Kathy, hard to believe safety in the outside world when many trauma scenarios on the inside happening every second of every day! T and I got 1 child out today but many to go! Built a nice, safe, comfy inside area for them to go to with others to care for them.
It’s very exhausting. How many do you think is safe to do in one day? I hope you can answer.
i did be safe on vacshn
that man kep me awa from the edj of the gran canyn so i don fall
i did be safe in the car he is a good drivr
i be safe wen i tok to ar t
i be safe wen i wats out for bad giys
tuck kep me safe he wars out for me bcuz he be 8 he be big
i can kep mi sef safe if i be carfol
i can wats ware i be going
i can stay awa from bad plasis
i don tok to strajrs
i can stay away feom bad pepl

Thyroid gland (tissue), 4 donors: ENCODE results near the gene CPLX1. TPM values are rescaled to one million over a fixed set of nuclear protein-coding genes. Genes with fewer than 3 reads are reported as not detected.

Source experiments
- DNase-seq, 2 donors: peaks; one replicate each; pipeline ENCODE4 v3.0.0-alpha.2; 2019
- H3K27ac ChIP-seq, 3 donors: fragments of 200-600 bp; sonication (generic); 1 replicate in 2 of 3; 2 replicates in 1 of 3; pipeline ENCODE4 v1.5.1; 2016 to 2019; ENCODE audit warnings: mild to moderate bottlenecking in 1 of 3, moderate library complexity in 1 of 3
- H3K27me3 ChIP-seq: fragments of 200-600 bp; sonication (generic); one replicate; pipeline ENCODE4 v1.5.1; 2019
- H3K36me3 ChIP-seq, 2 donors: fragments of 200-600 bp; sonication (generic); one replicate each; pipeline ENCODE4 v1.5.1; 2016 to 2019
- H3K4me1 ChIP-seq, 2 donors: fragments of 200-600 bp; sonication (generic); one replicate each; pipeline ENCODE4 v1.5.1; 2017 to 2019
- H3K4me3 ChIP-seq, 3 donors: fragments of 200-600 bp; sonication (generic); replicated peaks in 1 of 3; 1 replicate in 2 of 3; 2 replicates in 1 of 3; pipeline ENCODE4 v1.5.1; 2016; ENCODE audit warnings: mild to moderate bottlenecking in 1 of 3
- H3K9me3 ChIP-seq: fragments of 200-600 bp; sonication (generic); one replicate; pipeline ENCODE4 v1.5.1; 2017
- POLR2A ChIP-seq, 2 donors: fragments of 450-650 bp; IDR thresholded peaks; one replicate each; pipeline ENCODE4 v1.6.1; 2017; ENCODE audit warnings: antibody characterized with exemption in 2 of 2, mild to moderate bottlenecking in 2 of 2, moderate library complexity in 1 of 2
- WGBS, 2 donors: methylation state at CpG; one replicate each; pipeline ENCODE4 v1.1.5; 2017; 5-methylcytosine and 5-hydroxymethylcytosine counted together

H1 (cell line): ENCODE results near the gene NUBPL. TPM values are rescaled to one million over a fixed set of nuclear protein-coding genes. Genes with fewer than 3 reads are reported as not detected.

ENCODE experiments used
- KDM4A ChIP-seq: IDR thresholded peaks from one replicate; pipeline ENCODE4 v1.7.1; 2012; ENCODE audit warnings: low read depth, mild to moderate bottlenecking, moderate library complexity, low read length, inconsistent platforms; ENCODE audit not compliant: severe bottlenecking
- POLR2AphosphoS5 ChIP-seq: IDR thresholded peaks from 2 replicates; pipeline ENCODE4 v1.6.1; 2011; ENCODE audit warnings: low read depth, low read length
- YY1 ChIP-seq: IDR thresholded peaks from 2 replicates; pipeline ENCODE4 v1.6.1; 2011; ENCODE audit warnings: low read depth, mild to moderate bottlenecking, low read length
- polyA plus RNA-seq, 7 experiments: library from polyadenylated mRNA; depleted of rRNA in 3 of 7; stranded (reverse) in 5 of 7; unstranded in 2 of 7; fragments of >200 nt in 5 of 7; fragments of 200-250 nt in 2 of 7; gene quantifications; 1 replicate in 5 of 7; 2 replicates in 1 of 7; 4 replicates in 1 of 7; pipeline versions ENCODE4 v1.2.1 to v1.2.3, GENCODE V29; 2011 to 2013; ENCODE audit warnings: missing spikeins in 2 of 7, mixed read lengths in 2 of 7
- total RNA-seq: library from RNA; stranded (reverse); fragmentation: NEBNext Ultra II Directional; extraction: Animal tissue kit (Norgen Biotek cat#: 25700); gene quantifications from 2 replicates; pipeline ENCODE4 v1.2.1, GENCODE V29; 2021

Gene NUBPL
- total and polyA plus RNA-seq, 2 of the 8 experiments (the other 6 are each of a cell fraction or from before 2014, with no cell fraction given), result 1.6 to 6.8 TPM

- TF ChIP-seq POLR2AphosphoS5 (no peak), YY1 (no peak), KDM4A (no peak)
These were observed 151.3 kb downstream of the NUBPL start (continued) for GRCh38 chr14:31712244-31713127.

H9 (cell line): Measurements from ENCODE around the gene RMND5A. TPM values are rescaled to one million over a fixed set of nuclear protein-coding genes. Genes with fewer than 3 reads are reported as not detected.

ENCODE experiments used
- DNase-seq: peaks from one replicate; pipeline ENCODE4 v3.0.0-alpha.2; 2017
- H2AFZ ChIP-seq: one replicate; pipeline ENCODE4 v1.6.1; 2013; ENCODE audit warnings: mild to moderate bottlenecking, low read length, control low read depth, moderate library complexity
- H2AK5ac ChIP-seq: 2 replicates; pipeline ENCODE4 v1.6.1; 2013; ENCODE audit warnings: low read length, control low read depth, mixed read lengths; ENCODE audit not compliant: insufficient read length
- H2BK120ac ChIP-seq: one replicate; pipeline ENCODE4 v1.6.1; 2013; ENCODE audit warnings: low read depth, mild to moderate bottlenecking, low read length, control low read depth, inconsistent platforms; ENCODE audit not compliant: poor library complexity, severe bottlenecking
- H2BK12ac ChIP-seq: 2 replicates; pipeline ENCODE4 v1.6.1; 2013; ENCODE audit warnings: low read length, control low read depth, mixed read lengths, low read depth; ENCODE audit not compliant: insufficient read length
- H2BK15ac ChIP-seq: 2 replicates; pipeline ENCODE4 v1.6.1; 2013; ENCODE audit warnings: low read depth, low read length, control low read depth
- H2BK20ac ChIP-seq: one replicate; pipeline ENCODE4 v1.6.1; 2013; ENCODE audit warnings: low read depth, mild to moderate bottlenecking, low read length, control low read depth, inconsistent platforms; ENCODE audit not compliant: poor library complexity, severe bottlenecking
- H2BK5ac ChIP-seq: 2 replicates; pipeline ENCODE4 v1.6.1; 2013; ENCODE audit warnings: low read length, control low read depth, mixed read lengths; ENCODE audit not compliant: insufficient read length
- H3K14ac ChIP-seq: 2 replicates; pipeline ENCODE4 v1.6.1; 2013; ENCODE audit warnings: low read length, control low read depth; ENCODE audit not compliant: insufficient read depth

Mae I so happy you were safe
i be safe in my bed
i be safe on the cowtsh with my dog
i be safe wen i get redy for schol
i dint be safe with the bad pepl no matr wot missy thot
i be safe at the pizza plase
not saf can fel like
think i in trubl
mabe meet new pepl
i notis this week som tims i do fel saf
i fel saf with my T
i fel saf undr my cuvrs
i fel saf lay on my coch with my dog
i fel saf wehn i eat supr
i fel saf wen i play gams with mindy and rachel and tuck and rylie
i fel saf wehn i lisn to the rain fall
i fel saf on satrday morngs
do this be good kathy?
Kathy Broady MSW says
Yes, mae 😀
That is EXACTLY what I’m talking about.
I’m glad you are learning that there are safe moments, and safe places, and safe feelings for you too. That is very very good.
Well done, Mae !!!